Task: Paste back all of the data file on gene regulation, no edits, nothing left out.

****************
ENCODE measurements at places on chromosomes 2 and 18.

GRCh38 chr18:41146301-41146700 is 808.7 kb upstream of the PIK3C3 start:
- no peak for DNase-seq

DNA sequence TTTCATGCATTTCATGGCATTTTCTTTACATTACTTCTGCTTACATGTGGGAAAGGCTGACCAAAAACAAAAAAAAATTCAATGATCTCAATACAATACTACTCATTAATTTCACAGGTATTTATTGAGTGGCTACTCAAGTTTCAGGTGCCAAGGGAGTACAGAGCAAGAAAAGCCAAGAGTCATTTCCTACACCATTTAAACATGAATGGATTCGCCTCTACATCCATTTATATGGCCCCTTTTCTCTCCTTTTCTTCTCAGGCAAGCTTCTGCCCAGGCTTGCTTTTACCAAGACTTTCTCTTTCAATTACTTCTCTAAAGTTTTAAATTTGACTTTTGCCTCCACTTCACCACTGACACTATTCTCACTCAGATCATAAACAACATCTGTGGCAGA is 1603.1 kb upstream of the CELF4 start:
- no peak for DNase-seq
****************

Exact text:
ENCODE measurements at places on chromosomes 2 and 18.

GRCh38 chr18:41146301-41146700 is 808.7 kb upstream of the PIK3C3 start:
- no peak for DNase-seq

DNA sequence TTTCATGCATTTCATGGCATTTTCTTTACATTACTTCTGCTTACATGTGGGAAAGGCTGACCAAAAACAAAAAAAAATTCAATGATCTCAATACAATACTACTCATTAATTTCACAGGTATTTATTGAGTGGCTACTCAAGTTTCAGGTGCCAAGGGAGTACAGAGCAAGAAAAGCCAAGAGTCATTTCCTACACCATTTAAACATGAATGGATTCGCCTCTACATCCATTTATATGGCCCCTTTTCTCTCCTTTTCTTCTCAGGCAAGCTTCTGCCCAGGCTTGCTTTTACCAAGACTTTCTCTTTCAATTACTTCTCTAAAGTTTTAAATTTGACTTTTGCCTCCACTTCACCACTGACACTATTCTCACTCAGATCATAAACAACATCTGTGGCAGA is 1603.1 kb upstream of the CELF4 start:
- no peak for DNase-seq